With millions of families under threat of losing their homes this year, the Housing Choice Vouchers program, more commonly known as Section 8, will be a key lifeline for low-income families seeking affordable housing.
Securing a suitable place to live has long been a problem for low-income families in the U.S., and the issue has only been compounded in the last year by COVID-related financial upheaval. Many lower-wage workers were forced out of the job market as the economy contracted, which made keeping up with the rent even more difficult for many.
While it’s likely that the incoming Biden administration will extend eviction protections under a new coronavirus response plan, this would be just a stopgap measure rather than a way to fully address the low-income housing crisis.
In the interim, Section 8 can be a great resource for those who qualify. But keep in mind that voucher availability is limited and demand is high, so it may be tough to quickly get assistance with paying the rent.
What is Section 8?
The Housing Choice Vouchers program is a federal program that provides financial support to low-income families, seniors and those with disabilities. The program is administered by local public housing agencies (PHAs) and recipients can use the funds to subsidize their rent in private housing.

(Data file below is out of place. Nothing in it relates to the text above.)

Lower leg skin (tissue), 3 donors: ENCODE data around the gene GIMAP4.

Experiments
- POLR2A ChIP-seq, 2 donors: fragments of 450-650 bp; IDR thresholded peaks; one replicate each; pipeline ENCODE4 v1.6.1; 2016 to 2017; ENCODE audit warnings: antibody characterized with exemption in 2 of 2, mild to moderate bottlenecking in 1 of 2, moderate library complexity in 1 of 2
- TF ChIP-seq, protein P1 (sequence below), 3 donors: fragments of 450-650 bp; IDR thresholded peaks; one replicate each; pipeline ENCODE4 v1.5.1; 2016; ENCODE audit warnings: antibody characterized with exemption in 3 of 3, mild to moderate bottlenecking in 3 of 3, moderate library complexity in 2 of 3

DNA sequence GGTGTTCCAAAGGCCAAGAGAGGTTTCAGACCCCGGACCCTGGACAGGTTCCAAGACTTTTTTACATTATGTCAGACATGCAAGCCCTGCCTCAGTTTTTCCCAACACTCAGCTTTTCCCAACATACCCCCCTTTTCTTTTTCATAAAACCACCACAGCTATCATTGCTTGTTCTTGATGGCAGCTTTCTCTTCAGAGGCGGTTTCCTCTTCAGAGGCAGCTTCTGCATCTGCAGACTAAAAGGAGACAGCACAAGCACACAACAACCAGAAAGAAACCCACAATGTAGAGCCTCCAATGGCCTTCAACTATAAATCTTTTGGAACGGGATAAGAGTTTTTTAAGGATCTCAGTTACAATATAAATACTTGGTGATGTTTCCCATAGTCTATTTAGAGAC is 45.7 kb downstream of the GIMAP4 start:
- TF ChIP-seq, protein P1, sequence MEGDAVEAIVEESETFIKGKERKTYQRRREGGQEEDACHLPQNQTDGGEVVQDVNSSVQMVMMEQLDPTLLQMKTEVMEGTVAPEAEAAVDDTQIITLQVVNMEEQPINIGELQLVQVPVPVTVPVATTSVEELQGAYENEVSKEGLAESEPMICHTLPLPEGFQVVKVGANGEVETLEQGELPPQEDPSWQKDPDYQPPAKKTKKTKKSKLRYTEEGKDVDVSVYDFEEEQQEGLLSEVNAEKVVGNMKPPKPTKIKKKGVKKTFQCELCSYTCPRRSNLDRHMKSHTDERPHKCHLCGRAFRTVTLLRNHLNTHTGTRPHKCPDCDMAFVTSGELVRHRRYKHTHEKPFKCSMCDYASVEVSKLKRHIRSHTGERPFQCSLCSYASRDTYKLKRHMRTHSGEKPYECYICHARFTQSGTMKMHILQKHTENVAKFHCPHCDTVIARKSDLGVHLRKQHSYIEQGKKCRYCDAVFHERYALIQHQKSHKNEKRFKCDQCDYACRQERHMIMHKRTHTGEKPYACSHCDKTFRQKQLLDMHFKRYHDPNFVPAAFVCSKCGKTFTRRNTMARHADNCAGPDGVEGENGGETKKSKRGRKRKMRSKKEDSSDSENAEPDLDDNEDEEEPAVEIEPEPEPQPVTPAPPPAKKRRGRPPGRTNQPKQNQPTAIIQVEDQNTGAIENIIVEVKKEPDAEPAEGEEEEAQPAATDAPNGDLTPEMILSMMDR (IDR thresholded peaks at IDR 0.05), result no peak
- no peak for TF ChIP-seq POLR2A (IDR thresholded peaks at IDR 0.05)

Deborah Thrope, deputy director of the National Housing Law Project, said a key feature of Section 8 is that recipients can choose where to live rather than being limited to public housing project vacancies.
“It’s a really important program because it allows families to move to a neighborhood of their choice,” she said. “Where you live matters, your zip code is one of the most important predictors of a lot of aspects of your life, your health for example, your educational attainment.”
How can I apply for Section 8?
Because Section 8 is administered by local public housing agencies, the exact requirements and application procedures vary between municipalities.
Thrope said there are over 4,000 PHAs across the country, so if you’re interested in applying, it’s important to first find out which agency covers your area.
According to the Department of Housing and Urban Development (HUD) there are a few national requirements that all Section 8 administrators must follow. The vouchers are meant for families with income that is 50 percent or less of the median income in their locale, and 75 percent of recipients from each PHA must have incomes less than 30 percent of the area’s median.
Beyond those general guidelines, Thrope said, individual PHAs have a lot of leeway in setting their own requirements, so it’s best to check with your local authority for more detailed information.
How can I use my Section 8 voucher?
“The voucher program is a unique form of federal assistance because it’s tenant-based,” Thrope said.
That means recipients can use the funds toward virtually any housing, so long as the local PHA signs off. Recipients will generally not lose the assistance even if they move. As a result, families that rely on Section 8 vouchers have much more flexibility to choose where they live compared with residents assigned to public housing.
PHAs will pay your Section 8 subsidy directly to your landlord once you’re in approved housing, but you will be responsible for paying the difference between your assistance and the market-rate rent on your home. Under certain circumstances, you can also use your Section 8 assistance to purchase a home.